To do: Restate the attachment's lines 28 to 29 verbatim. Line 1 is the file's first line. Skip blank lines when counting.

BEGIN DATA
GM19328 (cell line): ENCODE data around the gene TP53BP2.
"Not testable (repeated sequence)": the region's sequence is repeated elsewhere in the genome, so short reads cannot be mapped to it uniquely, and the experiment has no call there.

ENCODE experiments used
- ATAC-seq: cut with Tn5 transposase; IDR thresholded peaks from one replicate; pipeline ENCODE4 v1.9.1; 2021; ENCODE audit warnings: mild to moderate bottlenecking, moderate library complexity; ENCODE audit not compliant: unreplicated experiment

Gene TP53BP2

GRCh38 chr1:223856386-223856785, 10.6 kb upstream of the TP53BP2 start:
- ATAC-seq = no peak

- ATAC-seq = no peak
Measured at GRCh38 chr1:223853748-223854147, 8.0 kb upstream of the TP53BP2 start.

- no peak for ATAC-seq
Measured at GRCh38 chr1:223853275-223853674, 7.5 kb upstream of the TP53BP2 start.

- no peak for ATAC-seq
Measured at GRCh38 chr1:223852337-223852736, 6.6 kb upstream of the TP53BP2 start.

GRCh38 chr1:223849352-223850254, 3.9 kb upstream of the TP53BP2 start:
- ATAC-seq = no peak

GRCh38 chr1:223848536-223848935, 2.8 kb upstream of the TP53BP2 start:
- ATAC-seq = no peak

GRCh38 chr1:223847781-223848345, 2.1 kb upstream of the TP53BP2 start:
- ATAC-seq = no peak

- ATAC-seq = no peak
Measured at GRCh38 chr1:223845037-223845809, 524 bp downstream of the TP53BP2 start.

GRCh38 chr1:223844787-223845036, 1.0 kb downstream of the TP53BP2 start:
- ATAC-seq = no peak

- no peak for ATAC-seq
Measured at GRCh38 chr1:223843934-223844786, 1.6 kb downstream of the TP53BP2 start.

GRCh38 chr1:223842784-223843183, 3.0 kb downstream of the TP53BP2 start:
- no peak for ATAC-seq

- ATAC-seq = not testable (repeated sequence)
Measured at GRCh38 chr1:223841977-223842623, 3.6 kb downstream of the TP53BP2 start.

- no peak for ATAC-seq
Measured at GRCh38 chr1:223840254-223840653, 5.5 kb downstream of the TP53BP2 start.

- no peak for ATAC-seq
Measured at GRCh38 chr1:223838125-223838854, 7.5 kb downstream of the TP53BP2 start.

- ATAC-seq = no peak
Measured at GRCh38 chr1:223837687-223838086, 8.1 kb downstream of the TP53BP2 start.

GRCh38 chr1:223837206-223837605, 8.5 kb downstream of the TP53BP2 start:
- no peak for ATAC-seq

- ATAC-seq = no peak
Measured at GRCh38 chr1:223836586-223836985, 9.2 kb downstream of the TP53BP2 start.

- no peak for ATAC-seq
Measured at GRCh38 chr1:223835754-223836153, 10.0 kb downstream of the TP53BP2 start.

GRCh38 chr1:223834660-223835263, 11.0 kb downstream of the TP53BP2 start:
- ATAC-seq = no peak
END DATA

- ATAC-seq = not testable (repeated sequence)
Measured at GRCh38 chr1:223841977-223842623, 3.6 kb downstream of the TP53BP2 start.